Sustainable investing in the year of the rabbit

Risks and opportunities for portfolios to blossom well beyond spring

The rabbit is a well-loved creature by many, often symbolising intuition and associated with springtime and new beginnings.

Since it’s the year of the rabbit, I wanted to share three practical tips we learn from rabbits to think about when it comes to sustainable investing, and why ESG is not just about intuition but the consideration of tangible risks and opportunities for your portfolios to blossom well beyond spring.

1. Just like having a rabbit’s vision, considering ESG helps you have a 360-degree perspective to capture opportunities

It is hard to ambush a rabbit as its vision covers nearly 360 degrees, which allows it to see what’s coming from behind, above, and from the sides without turning its head.

Considering sustainability trends such as the move to a net-zero world or opportunities presented by the Sustainable Development Goals helps investors capitalise on long-term structural trends for your portfolios.

For example, the Chinese government has launched the National Green Development Fund, a state-run private equity fund worth CNY 88.5bn, focusing on investing in green projects and firms. Analysis from the Principles for Responsible Investment on emerging market and China equity markets also suggests that portfolios with superior ESG characteristics are able to deliver alpha, with ESG factors alpha generation capability in China equities higher than that of overall emerging markets.

Green capex remains a multi-year secular theme, which will drive the next wave of infrastructure investments as the world decarbonises. Penetration rate for electric vehicles also continues to grow, with strong adoption in Mainland China and Europe, while US manufacturers stand to benefit from the Inflation Reduction Act.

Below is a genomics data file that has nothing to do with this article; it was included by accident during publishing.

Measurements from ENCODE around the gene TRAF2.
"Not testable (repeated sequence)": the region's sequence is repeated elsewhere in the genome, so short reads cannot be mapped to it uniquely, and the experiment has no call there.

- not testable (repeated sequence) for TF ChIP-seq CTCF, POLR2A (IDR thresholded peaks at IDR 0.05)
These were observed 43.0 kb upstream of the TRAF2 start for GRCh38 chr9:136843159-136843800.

2. ESG factors are like rabbit ears, they help your portfolios better manage risks

Rabbits can rotate their ears 270 degrees, allowing them to detect any threats that might be approaching from over 3km away in all directions. Since rabbits are prey animals, this plays a very important role in helping them stay alive and evade predators.

Similarly, industry research has shown that better management of ESG issues such as carbon emissions and corporate governance can result in lower costs of capital and a lower risk premium. Research has found that companies with more negative ESG incidents underperform the broader market by between 2.5% and 3.5% a year.

3. Just as there are many varieties of rabbits, there are many types of sustainable funds

Rabbits come in all shapes and sizes. The smallest rabbit is only 0.2m in length and 0.4kg in weight while the largest rabbit in the Guinness World Record stands at more than 1.3m and weighs around 22kg.

Similarly, there are different approaches to sustainable investing – among these, you may choose to exclude certain sectors from your investments or look at integrating ESG factors to better manage risk or capture opportunities with sustainable themes.

Given the many different approaches, it is important for investors to think about what their investment objectives and expectations are, and to ask for transparency behind what the solutions presented to them can fulfil.

Our annual investor study reveals that more than 90% of investors across Asia, Middle East and Africa want to allocate funds into sustainable investments and this could translate into $8.2trn of potential AUM in sustainable investments by 2030. There however remain barriers to be addressed to unlock the potential, one of them being concerns around greenwashing.

In the year of the rabbit, we continue to work towards addressing these barriers so that we can help investors with unlocking the benefits that sustainable investing can add to their portfolios.